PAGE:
I feel like I am pretty good at checking my privilege as I provide service both to patrons and the library workers I train. I am not perfect, none of us are, but I try. I think about representation in the books I suggest, and when I supervised a department, I worried about physical accessibility to our collections and building.
However, a handful of years ago my friend and colleague, Karen Toonen [Naperville [IL] Public Library] spoke up at an ARRT meeting and asked a simple question of the Steering Committee, “Can we switch this document to Arial, a sans serif font?”
Why that question? Because Karen, like many people out there, was mildly dyslexic and this one simple change could make our work more accessible without much effort.
That one question, changed the way I thought about everything I did. Karen knows this. I thanked her that day and have reminded her how she opened my eyes many time since. I never thought that changing a font could make such a big difference.
I asked Karen to share her insight and the research she has compiled by others on serving dyslexics and below is her guest post on the topic.
You can reach out to Karen for more information by clicking here or by leaving a comment on this post.
And once again, thank you Karen. Your honesty and willingness to speak up has helped so many.
Dyslexia, Fonts, and Formats
In the early 1980s, the common wisdom was “If the child can read, they aren’t dyslexic.” I could read. I had good reading comprehension. So, I wasn’t dyslexic. But no medical condition is that simple. When Overcoming Dyslexia, by Sally Shaywitz, M.D. was published in 2003, I realized I was (mildly) dyslexic. (I could read because I made everything a “sight-word”. I have almost no phoneme understanding.) Learning that dyslexia was not one thing was a revelation to me.
Now, as I age and after a head injury, I can tell my dyslexia related problems are getting worse. Because I am an adult witnessing my problem getting worse, I hope I can explain better to some of you little things you can do to help people with dyslexia.
Many examples attempt to show what dyslexics see when they look at a page:
- Dyslexia.com shows multiple dyslexia problems in a single image
- Victor Widell developed web code that shows how some letters constantly shift and move for some readers
- Understood.com focuses on showing parents simulations of the reading, writing, math, and other issues dyslexics can have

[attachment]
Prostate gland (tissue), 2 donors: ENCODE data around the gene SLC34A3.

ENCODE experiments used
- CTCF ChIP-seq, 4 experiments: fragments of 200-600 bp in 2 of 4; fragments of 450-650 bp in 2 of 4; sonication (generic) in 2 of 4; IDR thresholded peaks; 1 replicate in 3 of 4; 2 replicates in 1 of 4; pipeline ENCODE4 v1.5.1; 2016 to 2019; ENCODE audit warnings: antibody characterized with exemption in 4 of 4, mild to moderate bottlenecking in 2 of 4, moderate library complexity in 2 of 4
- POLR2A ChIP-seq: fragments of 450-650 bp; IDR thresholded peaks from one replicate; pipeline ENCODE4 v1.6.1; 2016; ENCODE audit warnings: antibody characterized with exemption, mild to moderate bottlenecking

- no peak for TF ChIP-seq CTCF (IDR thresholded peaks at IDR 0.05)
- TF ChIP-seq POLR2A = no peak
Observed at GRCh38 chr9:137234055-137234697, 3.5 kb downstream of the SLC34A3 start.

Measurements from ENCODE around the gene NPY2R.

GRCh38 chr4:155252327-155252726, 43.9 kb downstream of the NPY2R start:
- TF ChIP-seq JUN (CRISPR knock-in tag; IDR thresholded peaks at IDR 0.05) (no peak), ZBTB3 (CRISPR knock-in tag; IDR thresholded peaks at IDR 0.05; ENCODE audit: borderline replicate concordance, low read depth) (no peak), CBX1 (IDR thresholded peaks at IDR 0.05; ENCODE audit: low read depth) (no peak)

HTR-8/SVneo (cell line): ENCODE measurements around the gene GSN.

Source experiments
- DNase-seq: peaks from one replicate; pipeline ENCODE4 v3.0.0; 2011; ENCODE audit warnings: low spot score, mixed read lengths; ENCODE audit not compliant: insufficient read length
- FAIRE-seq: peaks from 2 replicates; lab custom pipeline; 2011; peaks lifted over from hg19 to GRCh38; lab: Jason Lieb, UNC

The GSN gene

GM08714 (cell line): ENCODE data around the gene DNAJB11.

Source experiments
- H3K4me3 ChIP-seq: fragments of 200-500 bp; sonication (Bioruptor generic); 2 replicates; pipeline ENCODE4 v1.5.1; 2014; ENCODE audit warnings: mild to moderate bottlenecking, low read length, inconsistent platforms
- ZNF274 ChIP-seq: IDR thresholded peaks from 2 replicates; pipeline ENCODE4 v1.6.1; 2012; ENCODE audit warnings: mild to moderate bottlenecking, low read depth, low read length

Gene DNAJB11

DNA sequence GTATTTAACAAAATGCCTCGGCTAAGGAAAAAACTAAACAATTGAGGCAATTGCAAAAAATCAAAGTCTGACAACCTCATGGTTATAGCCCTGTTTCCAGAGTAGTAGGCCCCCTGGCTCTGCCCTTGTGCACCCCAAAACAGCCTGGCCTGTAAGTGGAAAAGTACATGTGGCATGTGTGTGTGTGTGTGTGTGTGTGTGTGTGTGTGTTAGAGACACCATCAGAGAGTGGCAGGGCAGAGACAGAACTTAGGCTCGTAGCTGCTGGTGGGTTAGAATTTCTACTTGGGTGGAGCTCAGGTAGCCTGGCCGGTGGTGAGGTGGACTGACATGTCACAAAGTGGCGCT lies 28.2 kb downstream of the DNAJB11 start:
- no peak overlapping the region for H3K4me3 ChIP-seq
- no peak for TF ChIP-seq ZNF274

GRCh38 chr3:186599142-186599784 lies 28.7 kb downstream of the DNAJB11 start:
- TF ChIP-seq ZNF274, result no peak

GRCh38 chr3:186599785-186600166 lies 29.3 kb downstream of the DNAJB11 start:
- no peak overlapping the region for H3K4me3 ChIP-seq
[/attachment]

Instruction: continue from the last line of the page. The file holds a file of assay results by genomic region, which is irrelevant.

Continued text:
- The typoglycemia meme of “Can you read these jumbled letter sentences?” might be another glimpse. (Personally, it reminds me of my problem knowing the letters to spell a word, but not knowing the right order.)
However, different dyslexics have different issues. No one can capture all the problems categorized as dyslexia.
And for some of us, if we concentrate hard enough, we can read. Given time and energy, we can keep the letters from moving, shifting, or flipping. We can use a bookmark to keep our eyes from jumping across multiple lines as we read. But that doesn’t mean we aren’t dyslexic. Instead, it means we get mentally exhausted and emotionally frustrated when reading long passages of text.
But as scientists learn more about dyslexia, they are also discovering there are some easy things anyone can do to make it easier for us to read.
No font is going to “cure” dyslexia, because dyslexia isn’t a visual problem. However, research has shown that sans serif fonts make eye-tracking easier and reading speed faster. For example, switch to Arial – not New Time Roman – for your email, articles, and papers. Other standard san serif fonts would be Calibri, Verdana, Helvetica, and Gill Sans.
It would be glorious if book publishers took note and changed to using sans serif fonts. Unfortunately, Times New Roman has such a strangle hold on publishing, even the article above is in Times New Roman! The readability of serif versus san serif fonts for the general public open to debate – largely because serif fonts dominate the print world.
But as librarians, what do you publish your booklists and handouts in? What font do you use for call numbers, library signage, program guide, or website? Every small change can have greater impacts than you realize.
As librarians, we also need to educate people about fonts that may be easier for them. For example, a font that is designed to be easy for dyslexics to read and is freely available is Alberado Gonzalez’s OpenDyslexic.
(Christian Boer does an excellent job of explain the science behind the graphic design of a similar licensed font, Dyslexie.)